Iran began enriching uranium Friday to its highest level ever, edging closer to weapons-grade levels to pressure talks in Vienna aimed at restoring its nuclear deal with world powers after an attack on its main atomic site.
A top official said only a few grams an hour of uranium gas would be enriched up to 60% purity — triple the level it once did but at a rate far slower than what Tehran could produce. International inspectors already said Iran planned to do so above-ground at its Natanz nuclear site, not deep within its underground halls hardened to withstand airstrikes.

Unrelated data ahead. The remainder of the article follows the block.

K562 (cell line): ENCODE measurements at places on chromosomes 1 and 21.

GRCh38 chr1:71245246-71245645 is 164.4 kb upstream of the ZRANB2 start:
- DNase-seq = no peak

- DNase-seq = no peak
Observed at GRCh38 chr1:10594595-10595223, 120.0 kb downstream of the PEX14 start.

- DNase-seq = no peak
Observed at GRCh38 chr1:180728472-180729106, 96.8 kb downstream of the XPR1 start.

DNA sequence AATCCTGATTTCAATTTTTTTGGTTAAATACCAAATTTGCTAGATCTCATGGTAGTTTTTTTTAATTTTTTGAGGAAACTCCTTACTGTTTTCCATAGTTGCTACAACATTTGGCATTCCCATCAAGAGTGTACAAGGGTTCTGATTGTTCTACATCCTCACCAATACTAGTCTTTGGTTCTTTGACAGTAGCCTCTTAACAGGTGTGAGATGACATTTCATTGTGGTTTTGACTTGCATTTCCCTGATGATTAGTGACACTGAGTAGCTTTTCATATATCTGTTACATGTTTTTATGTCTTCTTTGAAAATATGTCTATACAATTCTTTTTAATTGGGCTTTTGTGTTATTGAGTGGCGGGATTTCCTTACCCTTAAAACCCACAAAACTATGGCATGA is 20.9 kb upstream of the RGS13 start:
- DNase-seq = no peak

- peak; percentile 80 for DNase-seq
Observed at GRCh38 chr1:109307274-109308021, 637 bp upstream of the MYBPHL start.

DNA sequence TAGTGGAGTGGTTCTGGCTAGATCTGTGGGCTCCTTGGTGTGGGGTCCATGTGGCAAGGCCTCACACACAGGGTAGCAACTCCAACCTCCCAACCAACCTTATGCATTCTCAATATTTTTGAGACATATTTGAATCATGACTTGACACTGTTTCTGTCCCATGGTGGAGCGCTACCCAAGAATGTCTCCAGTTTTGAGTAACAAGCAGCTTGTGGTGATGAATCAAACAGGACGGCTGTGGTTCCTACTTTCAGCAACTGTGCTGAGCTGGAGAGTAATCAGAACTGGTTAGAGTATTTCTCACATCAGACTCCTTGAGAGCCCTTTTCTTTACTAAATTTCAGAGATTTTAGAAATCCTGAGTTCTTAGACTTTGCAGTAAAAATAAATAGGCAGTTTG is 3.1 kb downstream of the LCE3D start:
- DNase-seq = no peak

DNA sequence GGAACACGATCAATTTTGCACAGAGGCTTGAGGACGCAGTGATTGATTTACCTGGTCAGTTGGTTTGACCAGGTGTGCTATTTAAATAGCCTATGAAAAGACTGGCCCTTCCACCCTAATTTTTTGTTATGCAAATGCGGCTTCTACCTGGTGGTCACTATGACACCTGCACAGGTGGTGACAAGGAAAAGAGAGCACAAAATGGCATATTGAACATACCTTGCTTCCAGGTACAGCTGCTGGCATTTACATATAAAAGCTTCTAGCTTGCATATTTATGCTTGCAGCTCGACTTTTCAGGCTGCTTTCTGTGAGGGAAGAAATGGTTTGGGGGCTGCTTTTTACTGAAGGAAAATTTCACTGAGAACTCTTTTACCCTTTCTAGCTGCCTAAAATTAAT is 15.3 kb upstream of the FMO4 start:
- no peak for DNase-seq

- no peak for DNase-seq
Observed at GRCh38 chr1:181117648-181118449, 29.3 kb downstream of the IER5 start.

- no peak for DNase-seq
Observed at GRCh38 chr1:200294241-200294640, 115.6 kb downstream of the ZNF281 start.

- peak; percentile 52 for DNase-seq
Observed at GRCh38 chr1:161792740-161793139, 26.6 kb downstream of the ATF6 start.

The move is likely to raise tensions even as Iran negotiates in Vienna over a way to allow the U.S. back into the agreement and lift the crushing economic sanctions it faces. However, its scope also provides Iran with a way to quickly de-escalate if it chose.
The announcement also marks a significant escalation after the attack that damaged centrifuges at Natanz, an attack this past weekend suspected of having been carried out by Israel. While Israel has yet to claim it, it comes amid a long-running shadow war between the two Mideast rivals.